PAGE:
SEOULSamsung Electronics Vice Chairman Lee Jae-yong still has a seat on the board of South Korea's largest conglomerate after being sentenced to five years in jail for bribery and embezzlement. Calls could grow, however, for him to relinquish the position.
A Seoul district court ruled on Aug. 25 that Lee paid bribes totaling 8.9 billion won ($7.88 million) to a friend of then-President Park Geun-hye to gain support for merging two group affiliates. Lee has filed an appeal, which will be assigned to a higher court.
"It is common sense that he should resign from the board," said Wi Pyoung-ryang, a researcher at Solidarity for Economic Reform, a civic group focusing on corporate governance. "He can always come back to the post after serving his jail term."
Wi also said Lee's monthly salary of 159 million won was excessive, and that he saw no reason why Lee should be paid more than Samsung Electronics CEO Kwon Oh-hyun, whose monthly salary in the first half of this year was 156 million won. As is required by all listed businesses, the company disclosed the wages of its four in-house board directors earlier this month.
CHANGING OF THE GUARD Lee joined the board in October 2016, around the time when the company was recalling its fire-prone Galaxy Note7 smartphone. His appointment was seen as a signal that he was gearing up to take over the chairmanship from his father, Lee Kun-hee, who has been hospitalized since having a heart attack in 2014.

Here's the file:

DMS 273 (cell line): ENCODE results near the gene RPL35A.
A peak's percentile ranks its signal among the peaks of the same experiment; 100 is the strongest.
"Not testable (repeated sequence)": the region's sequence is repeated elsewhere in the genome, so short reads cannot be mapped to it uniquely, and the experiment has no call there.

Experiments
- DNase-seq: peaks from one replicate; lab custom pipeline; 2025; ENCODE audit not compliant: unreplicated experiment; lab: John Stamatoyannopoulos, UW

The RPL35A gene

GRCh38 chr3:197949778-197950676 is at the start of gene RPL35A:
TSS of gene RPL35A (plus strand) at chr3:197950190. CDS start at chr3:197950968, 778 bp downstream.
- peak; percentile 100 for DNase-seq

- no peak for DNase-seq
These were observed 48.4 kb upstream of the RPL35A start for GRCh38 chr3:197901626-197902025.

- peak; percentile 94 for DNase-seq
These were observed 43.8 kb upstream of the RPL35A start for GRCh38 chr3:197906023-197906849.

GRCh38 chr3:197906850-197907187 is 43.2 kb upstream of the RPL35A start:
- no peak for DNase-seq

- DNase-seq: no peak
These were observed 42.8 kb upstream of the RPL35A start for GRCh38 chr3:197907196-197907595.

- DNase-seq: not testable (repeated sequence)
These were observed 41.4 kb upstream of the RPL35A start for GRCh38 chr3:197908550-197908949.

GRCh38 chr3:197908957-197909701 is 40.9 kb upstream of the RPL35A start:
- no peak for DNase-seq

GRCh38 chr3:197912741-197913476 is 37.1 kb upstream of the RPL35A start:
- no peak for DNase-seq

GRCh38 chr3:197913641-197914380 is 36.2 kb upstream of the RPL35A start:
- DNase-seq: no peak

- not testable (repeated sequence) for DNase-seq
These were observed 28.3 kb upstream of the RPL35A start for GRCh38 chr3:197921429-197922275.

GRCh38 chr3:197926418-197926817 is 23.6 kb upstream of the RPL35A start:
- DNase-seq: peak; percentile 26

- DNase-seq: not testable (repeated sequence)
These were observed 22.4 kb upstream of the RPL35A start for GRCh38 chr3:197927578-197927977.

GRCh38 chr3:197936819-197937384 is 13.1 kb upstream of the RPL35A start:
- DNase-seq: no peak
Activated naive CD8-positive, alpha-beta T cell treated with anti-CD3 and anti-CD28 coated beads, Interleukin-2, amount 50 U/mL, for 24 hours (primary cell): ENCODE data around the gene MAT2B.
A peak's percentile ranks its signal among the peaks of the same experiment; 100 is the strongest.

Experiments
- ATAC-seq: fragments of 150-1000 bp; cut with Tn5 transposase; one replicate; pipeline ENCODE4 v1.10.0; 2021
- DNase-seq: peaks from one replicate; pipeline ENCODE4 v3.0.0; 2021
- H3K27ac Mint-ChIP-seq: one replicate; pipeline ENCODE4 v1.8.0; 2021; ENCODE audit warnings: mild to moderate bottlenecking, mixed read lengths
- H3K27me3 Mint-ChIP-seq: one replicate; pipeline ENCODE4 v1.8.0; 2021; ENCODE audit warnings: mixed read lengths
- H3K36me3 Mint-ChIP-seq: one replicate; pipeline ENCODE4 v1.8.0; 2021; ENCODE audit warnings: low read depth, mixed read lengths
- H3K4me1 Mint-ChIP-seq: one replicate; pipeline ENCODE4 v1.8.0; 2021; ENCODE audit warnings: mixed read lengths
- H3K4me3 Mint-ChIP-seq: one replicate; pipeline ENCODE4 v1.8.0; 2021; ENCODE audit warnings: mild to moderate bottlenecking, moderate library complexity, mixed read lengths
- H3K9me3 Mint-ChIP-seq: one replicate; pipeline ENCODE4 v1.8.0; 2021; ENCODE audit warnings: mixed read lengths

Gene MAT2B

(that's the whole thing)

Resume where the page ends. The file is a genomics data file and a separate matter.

Pressure to boot Lee from the board may come from investors, who have been stepping up calls for Samsung Electronics to adopt more shareholder-friendly policies. Last year, U.S. hedge fund Elliott Management sent a letter to the board suggesting that the company pay a special cash dividend, adopt a holding company structure and list on the Nasdaq.
Despite all the drama surrounding the Lee debacle, Samsung Electronics is enjoying record earnings, thanks in large part to strong demand for memory chips. The company has announced that it will invest $7 billion to expand its NAND flash memory production lines in Xian, China, over the next three years.
The South Korean manufacturer is the global leader in memory chips, accounting for a third of global NAND revenue, according to data from a market research company. Analysts say demand will likely continue to swell along with the spread of artificial intelligence and the internet of things.